Captain America: The Winter Soldier Review
Directed by Anthony Russo and Joe Russo
Produced by Kevin Feige
Written by Christopher Markus and Stephen McFeely
Starring Chris Evans, Scarlett Johansson, Sebastian Stan, Anthony Mackie, Cobie Smulders, Frank Grillo, Emily VanCamp, Hayley Atwell, Robert Redford, and Samuel L. Jackson
Released: April 4, 2014
Runtime: 2 hr, 16 min
Rated: PG-13 for intense sequences of violence, gunplay and action throughout
I’ve never really been the biggest fan of Captain America as a character, at least his cinematic representations; I just don’t find him all that interesting when you compare him to his fellow Marvel characters like Iron Man and the Hulk, or DC characters like Batman who are...you know...flawed and believable human beings. He’s a nice guy, but is there ever a moment where you ask yourself if Captain America is going to do something that isn’t selfless and the absolute right thing to do, no matter what the cost? No, because when the central trait of your character is literally that he’s the apex of goodness in a human being, that doesn’t leave much moral wiggle room. With that said, there is absolutely no denying that his newest vehicle, The Winter Soldier, is not only a dang good Marvel movie, but a dang good action movie and, surprisingly, political thriller. Period. It combines the superb action sequences and humor that we’ve come to expect from the MCU with politically relevant questions and a twisty plot that will keep viewers on the edge of their seats from beginning to end.
Captain America: The Winter Soldier opens up two years after The Avengers. Captain America is slowly adjusting to modern American society and is still working alongside Black Widow as an operative for S.H.I.E.L.D (but not Agents of S.H.I.E.L.D, ABC). But after Director Nick Fury is attacked by forces unknown, Cap is driven to ground and forced to rely only on himself and those closest to him to track down the man leading the attack: a man with ties to his past known only as the Winter Soldier.
The first Captain America movie was an old-fashioned movie where the good guy is the epitome of civic virtue and the bad guy is...well...a Nazi; it packed in an old-fashioned message, that it’s what’s on the inside that counts, and it worked. Thanks to the great cast and some great action and humor, it secured a well-earned spot as one of the better Marvel movies. But as I said, it painted the world in shades of black and white. The Winter Soldier does the opposite, painting the world in the fifty shades of grey (heh...heh) that it’s really made up of. While the villains are definitely evil, there are a couple of rather relevant political questions, particularly to modern day audiences. What is the price of our freedom to our privacy? Is spying on millions of people justified if it’s possible it leads to stopping potential threats? This is the first Marvel movie that honestly has something astute to say about the world we live in. Whether intentional or not, it’s impressive on its own that a movie from Marvel, a studio that usually offers nothing more than high octane, fun action, is actually playing out like a political thriller.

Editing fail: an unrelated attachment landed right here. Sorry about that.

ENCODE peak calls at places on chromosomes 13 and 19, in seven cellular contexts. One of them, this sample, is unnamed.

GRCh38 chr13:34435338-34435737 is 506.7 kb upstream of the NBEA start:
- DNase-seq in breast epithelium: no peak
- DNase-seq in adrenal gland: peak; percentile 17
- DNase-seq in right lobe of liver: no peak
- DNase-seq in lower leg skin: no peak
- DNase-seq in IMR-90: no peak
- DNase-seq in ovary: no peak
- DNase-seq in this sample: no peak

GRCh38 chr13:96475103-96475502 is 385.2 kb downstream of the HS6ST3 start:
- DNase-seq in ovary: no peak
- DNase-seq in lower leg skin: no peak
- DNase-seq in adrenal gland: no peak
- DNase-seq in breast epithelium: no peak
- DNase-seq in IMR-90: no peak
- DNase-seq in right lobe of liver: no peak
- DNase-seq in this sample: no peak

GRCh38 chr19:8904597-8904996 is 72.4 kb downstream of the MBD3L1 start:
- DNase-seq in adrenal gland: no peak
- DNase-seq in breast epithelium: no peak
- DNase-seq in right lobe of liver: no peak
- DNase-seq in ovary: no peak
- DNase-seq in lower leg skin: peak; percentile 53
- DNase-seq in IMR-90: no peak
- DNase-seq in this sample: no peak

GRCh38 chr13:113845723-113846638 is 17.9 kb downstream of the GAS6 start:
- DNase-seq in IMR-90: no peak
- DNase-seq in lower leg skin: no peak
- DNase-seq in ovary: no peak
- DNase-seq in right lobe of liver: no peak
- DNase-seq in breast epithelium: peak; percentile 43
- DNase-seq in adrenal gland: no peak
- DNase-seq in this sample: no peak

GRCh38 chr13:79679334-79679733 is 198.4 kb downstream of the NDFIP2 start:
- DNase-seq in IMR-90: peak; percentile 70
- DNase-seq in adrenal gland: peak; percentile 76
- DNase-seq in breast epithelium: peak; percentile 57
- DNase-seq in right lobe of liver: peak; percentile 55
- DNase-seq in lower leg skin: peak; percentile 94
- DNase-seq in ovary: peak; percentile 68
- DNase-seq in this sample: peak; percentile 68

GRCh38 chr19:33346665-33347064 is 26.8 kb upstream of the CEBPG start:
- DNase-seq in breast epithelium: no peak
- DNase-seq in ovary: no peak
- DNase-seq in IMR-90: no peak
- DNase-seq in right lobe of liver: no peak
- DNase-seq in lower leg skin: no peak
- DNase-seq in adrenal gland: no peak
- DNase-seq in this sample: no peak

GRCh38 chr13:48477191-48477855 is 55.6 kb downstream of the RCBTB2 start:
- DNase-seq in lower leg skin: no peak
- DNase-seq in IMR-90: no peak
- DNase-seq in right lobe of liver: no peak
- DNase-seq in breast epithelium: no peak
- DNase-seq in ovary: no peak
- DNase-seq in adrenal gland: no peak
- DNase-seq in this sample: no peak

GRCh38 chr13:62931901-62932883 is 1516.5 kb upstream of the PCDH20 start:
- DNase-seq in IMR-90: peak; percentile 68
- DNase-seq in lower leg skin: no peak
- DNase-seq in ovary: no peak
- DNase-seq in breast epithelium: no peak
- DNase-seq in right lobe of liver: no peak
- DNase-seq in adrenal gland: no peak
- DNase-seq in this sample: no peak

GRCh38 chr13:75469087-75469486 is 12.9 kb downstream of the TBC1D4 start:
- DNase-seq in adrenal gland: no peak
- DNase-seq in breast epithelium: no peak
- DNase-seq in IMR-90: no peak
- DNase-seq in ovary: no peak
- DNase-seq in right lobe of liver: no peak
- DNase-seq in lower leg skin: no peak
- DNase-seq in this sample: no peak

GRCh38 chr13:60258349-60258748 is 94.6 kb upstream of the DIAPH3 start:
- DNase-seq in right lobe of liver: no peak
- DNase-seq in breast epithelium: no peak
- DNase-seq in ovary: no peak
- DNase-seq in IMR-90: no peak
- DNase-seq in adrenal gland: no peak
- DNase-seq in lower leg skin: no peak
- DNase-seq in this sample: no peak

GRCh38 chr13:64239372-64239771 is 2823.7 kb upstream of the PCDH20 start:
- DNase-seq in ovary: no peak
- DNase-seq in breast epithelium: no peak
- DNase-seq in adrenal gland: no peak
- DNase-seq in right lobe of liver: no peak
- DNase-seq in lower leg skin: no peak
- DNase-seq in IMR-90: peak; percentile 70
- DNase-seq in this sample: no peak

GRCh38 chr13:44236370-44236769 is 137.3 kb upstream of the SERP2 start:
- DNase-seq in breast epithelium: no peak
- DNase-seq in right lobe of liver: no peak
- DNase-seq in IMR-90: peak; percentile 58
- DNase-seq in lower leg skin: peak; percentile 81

Like I said, though, this is a Marvel movie, and with that brand name comes a great deal of visually impressive, high octane action sequences. When he’s not pondering the gray areas of S.H.I.E.L.D’s political activities, you can bet your bottom dollar that Cap, Black Widow, and newcomer Falcon are beating the tar out of some bad guys. And, like every Marvel movie, the action scenes are fun and intense, actually more intense than usual. While the effects don’t really hold up at some points, the stakes seemed higher in this movie than in any of the ones that came before it. There are points where the heroes seem like they might not get out in one piece, and that’s something that has never really happened in a Marvel movie before. It’s another place where The Winter Soldier has actually bettered those films that come before it in the MCU.